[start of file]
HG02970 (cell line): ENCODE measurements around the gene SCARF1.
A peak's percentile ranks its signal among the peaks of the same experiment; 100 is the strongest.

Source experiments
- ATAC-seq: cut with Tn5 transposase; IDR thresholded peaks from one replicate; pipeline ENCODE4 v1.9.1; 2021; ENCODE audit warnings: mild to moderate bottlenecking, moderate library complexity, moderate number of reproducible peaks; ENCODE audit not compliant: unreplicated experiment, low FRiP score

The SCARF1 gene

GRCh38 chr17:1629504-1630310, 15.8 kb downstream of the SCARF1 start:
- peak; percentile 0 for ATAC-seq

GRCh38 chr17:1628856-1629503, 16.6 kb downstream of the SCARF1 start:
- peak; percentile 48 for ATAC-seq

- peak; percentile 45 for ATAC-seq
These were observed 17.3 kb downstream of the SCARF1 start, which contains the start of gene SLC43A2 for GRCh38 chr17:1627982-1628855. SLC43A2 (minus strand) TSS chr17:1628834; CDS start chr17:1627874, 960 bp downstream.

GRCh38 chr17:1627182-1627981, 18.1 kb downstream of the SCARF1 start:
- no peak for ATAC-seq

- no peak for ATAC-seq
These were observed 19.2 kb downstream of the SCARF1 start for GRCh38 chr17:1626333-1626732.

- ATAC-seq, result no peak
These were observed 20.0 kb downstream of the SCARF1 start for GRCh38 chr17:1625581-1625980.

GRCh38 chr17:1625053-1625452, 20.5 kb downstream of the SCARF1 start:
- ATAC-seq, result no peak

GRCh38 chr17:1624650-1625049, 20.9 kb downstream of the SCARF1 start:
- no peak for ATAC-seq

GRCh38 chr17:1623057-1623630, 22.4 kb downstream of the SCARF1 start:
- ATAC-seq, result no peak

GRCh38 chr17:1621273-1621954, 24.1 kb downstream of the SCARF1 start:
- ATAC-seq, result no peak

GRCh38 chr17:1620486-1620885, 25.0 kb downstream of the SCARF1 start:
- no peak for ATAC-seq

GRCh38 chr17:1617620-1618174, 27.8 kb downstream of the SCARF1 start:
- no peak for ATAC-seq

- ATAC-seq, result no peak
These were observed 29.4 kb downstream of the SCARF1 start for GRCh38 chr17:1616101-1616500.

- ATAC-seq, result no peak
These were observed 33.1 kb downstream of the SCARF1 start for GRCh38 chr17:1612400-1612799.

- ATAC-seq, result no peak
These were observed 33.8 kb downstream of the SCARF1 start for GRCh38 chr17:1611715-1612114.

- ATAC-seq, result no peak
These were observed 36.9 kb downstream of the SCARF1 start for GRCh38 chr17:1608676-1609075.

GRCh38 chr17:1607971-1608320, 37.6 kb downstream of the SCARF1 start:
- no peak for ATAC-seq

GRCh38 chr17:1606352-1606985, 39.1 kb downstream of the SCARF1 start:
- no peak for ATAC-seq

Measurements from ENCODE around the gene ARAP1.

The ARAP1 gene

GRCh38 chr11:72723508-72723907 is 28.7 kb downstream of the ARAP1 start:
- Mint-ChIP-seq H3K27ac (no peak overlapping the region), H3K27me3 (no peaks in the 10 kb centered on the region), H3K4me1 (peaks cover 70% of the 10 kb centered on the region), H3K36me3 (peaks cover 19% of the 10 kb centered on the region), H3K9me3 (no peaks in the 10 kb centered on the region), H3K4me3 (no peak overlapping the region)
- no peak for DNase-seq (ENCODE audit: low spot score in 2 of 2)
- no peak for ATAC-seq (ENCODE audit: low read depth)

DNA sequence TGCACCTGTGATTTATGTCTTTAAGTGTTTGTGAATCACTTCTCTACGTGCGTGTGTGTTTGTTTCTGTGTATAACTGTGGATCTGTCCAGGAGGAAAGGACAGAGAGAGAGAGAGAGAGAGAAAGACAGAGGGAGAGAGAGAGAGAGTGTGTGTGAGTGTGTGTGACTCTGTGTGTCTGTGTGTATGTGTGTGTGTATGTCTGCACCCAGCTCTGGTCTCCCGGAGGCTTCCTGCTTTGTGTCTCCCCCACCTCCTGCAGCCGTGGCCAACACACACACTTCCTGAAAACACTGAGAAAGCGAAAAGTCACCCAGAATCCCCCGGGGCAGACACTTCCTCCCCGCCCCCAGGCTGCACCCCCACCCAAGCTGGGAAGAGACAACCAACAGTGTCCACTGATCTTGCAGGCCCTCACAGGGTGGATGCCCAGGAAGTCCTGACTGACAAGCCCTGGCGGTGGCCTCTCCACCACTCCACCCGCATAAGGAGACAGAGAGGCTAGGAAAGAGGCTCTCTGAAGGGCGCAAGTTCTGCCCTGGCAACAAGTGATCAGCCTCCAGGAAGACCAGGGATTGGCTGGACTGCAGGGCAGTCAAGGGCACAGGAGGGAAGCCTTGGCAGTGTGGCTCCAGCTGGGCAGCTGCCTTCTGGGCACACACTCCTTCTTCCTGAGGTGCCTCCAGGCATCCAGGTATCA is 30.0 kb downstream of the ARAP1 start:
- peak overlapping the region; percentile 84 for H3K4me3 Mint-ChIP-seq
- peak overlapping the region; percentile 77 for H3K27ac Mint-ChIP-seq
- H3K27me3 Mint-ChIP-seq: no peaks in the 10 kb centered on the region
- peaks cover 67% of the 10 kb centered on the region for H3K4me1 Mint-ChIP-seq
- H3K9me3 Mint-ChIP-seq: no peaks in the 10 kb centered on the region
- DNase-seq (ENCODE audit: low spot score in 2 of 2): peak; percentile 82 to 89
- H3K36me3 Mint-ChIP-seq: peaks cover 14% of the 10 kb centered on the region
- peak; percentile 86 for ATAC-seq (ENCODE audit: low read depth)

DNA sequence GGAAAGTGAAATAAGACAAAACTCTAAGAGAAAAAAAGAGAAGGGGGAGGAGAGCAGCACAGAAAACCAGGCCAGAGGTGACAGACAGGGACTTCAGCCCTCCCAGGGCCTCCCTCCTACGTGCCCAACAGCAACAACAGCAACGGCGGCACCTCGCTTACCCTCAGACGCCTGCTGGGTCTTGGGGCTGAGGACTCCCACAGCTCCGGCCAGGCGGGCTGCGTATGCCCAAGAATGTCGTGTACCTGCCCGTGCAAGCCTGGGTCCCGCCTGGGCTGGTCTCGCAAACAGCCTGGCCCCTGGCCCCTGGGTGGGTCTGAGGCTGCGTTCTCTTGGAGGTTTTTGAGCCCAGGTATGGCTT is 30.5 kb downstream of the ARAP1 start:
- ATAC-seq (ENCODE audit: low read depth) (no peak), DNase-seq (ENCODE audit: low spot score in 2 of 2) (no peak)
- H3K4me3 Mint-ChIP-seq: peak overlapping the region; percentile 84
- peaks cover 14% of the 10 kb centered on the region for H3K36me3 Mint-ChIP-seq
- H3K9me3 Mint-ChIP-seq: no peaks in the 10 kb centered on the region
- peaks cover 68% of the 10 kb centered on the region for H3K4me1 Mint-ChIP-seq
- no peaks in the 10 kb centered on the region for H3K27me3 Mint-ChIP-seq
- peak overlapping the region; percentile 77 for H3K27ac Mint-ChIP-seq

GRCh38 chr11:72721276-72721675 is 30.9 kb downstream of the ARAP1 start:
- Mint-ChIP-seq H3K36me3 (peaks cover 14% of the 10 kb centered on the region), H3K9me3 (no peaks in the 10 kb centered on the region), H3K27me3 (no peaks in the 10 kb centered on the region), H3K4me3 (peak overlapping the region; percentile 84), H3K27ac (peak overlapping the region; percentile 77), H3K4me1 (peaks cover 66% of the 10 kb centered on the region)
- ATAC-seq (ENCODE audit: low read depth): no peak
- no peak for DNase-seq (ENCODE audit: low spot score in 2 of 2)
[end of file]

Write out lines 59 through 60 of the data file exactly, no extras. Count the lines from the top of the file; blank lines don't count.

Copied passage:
- H3K4me3 Mint-ChIP-seq: peak overlapping the region; percentile 84
- peaks cover 14% of the 10 kb centered on the region for H3K36me3 Mint-ChIP-seq